04 Oct 2016 13:18 IST

All you wanted to know about Fintech

It is an omnibus term for the use of technology to deliver all kinds of financial services

Nandan Nilekani called it the Whatsapp moment for Indian banking. Global venture capital funds are super-bullish on this space and doubled their investments in Fintech startups in it last year. Fintech and the disruption it can cause to old-world banks is now a hot topic of debate in banking conferences.

What is it?

Fintech is an omnibus term for the use of technology to deliver all kinds of financial services. The most common areas is in fund-raising, lending, borrowing and mobile payments.

Thanks to Fintech, crowd-funding platforms today allow artists or fledgling entrepreneurs to crowd-source capital from a large constituency of online donors or investors. Peer to peer (P2P) lending, the high-tech equivalent of borrowing from friends and relatives, allows anyone to raise a loan from an online community at a mutually negotiated interest rate. Digital wallet providers have already enabled people in rural India without bank accounts, to zip money across borders and even overseas using special handheld devices or their own mobile phones. Alternative credit scoring platforms are looking to crunch data feeds from your social media interactions, online transactions and bank account to assess your ability to repay loans, even if you don’t have formal credit score.

The combination of these technologies, which goes under the umbrella term Fintech, is expect to transform the way all of us use banking and financial services.

Why is it important?

India has a large population of non-city folk, many million small enterprises and any number of small borrowers without any credit history, who today cannot knock at the banks’ doors for loans. It is therefore said to be just ripe for a Fintech revolution. To help things along, the Government is expediting this by promoting the JAM trinity (Jan Dhan, Aadhar, Mobile).

The reason why banking bigwigs are watching these developments like hawks is that Fintech has enormous power to disrupt old-world banks. They mostly function as online bazaars that simply put borrowers in touch with lenders or entrepreneurs with investors, while they pocket a fee on each transaction. Yes, a Fintech firm may help participants on its platform by doing background checks on entrepreneurs, borrowers or lenders who hop on to it. But it does not put its own capital at risk. This fee-based approach to financial services (as opposed to funds-based approach of banks), saves the Fintech newbies a lot of costly capital. With no depositors’ money at stake, they may get away with lighter regulations too.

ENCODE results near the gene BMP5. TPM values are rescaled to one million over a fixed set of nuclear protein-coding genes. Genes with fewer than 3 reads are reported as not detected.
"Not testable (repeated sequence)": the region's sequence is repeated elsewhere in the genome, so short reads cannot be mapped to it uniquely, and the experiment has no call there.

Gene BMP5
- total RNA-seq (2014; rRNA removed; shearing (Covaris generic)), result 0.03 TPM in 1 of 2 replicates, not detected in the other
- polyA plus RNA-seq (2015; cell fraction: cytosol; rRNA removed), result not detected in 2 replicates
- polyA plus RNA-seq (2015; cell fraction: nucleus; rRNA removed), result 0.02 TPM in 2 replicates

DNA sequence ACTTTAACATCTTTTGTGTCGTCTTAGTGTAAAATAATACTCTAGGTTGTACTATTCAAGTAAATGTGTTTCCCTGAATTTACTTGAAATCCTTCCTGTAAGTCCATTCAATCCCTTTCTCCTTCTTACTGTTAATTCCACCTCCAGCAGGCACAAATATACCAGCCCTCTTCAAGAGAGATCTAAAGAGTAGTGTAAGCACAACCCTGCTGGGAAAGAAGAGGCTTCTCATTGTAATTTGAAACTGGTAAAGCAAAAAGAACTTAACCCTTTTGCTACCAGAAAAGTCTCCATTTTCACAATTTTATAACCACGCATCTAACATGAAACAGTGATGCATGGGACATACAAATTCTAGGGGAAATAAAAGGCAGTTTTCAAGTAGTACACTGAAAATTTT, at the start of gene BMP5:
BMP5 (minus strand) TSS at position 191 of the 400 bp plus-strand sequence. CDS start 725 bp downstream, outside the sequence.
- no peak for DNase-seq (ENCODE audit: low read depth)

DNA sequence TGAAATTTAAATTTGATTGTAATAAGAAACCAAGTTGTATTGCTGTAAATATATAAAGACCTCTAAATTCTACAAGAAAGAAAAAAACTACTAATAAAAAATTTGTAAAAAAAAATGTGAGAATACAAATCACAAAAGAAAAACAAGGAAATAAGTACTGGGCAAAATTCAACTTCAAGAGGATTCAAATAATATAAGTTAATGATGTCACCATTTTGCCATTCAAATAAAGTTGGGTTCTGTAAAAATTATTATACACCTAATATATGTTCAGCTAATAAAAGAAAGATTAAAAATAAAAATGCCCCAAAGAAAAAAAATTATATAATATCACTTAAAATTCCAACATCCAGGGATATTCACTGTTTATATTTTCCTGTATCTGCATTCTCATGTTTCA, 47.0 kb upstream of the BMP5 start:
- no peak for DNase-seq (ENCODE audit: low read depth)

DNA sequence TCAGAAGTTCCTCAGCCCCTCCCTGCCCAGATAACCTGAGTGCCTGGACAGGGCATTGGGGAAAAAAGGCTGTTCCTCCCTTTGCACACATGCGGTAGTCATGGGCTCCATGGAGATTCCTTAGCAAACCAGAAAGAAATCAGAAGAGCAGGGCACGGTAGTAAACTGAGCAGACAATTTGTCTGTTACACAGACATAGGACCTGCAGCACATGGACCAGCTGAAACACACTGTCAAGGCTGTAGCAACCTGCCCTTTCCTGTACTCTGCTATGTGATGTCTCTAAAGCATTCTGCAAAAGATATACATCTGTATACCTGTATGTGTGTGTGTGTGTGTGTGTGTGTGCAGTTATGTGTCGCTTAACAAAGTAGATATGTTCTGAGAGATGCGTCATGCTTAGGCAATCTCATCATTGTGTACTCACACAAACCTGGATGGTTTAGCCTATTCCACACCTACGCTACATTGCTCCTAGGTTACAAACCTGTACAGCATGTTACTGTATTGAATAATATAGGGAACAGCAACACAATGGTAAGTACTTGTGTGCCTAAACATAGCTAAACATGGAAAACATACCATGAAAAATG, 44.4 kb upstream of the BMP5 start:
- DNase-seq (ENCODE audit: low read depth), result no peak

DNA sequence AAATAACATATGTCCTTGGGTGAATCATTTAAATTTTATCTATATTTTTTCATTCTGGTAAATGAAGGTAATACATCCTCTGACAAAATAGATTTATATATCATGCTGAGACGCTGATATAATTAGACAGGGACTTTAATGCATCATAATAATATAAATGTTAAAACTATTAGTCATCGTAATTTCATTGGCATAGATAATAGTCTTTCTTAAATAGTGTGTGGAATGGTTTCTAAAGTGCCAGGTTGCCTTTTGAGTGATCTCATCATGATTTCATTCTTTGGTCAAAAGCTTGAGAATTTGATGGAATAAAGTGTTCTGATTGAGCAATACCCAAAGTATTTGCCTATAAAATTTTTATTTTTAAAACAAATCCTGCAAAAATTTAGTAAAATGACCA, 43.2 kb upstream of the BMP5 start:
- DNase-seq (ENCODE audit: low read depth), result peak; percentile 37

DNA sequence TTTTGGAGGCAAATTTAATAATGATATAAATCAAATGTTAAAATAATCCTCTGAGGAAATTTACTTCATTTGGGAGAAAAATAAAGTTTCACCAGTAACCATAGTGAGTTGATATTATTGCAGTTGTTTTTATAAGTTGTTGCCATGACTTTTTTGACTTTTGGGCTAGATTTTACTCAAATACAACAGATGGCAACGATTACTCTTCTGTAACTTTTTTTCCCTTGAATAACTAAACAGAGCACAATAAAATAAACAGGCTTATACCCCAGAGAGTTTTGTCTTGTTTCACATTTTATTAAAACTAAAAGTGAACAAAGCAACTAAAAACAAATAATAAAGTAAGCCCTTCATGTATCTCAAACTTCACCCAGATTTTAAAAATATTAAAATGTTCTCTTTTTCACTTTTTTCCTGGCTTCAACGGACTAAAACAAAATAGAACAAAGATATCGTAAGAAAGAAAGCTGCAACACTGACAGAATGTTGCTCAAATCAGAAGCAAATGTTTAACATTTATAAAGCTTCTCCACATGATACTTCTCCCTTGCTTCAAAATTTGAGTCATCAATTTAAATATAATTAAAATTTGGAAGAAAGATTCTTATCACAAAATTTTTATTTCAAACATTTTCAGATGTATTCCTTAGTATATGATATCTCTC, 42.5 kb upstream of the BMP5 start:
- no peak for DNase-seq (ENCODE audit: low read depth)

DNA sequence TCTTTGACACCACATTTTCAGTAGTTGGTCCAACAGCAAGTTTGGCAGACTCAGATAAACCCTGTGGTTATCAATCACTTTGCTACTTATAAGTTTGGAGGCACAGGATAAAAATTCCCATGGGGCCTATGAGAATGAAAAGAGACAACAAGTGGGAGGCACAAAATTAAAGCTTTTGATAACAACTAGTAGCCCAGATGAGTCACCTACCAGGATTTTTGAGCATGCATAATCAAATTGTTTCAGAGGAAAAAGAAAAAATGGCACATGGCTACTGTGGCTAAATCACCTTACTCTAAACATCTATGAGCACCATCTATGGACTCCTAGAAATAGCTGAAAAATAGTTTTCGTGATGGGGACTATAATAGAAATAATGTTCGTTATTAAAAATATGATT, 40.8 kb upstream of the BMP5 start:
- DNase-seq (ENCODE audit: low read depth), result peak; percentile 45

Why should I care?

A recent Credit Suisse report predicted that the Fintech revolution in India may trim transaction costs to near-zero (bye bye ATM charges) and wean away depositors from banks (bye bye 4 per cent). It also predicts that Fintech will be the trigger to a five-fold boom in consumer and SME loans from $600 billion to over $3000 billion in just ten years’ time.

So if you’re an investor, this could create enormous opportunities both for wealth creation and destruction. A host of new Fintech firms may also eventually vie with banks or NBFCs as listed entities.

If you’re a small borrower, Fintech offers you a shot at obtaining it without hassles.

The bottomline

Fintech is a great opportunity if you’re a borrower or entrepreneur. But if you’re a lender or investor, its caveat emptor. Indian regulators haven’t yet figured out how to regulate these firms.

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